A computer-controlled home electric central heating system that responds to data from weather forecasts and could cut domestic bills by almost a half is being developed by a UK consortium called Celect. The system can be set to customers’ preferences but adapts to outside temperatures too, through data from weather forecasts which it receives via […]
A computer-controlled home electric central heating system that responds to data from weather forecasts and could cut domestic bills by almost a half is being developed by a UK consortium called Celect. The system can be set to customers’ preferences but adapts to outside temperatures too, through data from weather forecasts which it receives via Long Wave radio over BBC Radio Four’s transmission band. Celect members, which include the the BBC and 25 UK electricity companies and associated manufacturers, including Scottish Power Plc, Scottish Hydro Electric Plc, London Electricity Plc, Schlumberger Ltd’s Meters arm, BEC Meters and MK Electric Plc, (CI No 2,672) will be offering this type of metering and monitoring to bring electricity prices in line with those of consumer-friendly gas, come deregulation of the UK electricity sector in three years.
The developer of the system, EA Technology Ltd, a research and development firm specialising in energy control and based in Capenhurst, Cheshire, has adapted Echelon Corp’s LONworks Local Operating Network technology to build the system, which is designed to bring cost savings available to large industrial electricity consumers to the domestic market. The company claims Celect will cut domestic bills by up to 40% by helping to cut suppliers’ costs by calculating the precise load on the system, thus preventing cable and transmitter overload. Half hourly information from supply and metering – currently available only to large commercial customers – plus daily digitised data from the UK Meteorological Office and a digitised 24-hour clock, are transmitted over Radio Four’s 198KHz transmission band to a Celect teleswitch within the home. This then decodes the data and transmits it around the building over existing mains cabling via LONworks gateways. Embedded processors within each electric heater, in conjunction with a temperature sensor, monitor room temperature, control heat output, determine when a heater should be switched on and off, and use the meteorological data to modify room temperature in line with changes in the weather. In the unlikely circumstances of a UK heatwave, Celect will power down to maintain the pre-programmed room temperature set by the customer. The 198KHz Long Wave frequency was chosen as the best wavelength to use because it can be received by 95% of the United Kingdom, says EA Technology, which designed the system for standard panel and storage heaters so that consumers do not have wait for specialised electric heaters to come to market. Programming is carried out from a central control panel within the home that users are intended to set and forget. Initially, factors that may affect the temperature of the room, such as cavity wall insulation and double glazing, need to be set, but once this has been done for each room for a one week period, users do not need to touch the control panel again. The theory is that householders have a typical weekly routine that does not alter, so one week’s programming will suffice.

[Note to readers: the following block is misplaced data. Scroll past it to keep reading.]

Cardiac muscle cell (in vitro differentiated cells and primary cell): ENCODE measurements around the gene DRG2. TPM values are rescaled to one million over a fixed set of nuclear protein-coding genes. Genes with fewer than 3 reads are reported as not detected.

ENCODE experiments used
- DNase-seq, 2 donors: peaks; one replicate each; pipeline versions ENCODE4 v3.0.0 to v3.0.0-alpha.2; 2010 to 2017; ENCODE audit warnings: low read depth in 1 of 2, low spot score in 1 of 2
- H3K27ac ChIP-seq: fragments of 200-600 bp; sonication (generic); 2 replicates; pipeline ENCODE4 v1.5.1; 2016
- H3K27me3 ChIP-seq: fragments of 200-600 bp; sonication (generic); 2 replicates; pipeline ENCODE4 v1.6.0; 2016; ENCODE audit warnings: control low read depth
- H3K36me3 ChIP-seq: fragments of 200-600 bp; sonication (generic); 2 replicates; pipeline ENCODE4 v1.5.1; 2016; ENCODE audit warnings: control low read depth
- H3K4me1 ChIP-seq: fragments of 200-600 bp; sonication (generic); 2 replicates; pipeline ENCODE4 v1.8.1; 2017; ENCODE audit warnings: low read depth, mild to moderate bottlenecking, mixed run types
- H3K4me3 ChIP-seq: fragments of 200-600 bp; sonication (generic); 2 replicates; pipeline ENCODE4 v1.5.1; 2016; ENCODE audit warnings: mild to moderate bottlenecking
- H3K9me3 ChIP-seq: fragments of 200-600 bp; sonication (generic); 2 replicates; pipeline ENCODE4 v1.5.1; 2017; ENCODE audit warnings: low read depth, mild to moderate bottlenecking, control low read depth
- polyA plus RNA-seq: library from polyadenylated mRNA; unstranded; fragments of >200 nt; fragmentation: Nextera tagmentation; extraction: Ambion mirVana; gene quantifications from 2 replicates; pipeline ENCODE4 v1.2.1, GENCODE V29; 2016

By Krishna Roy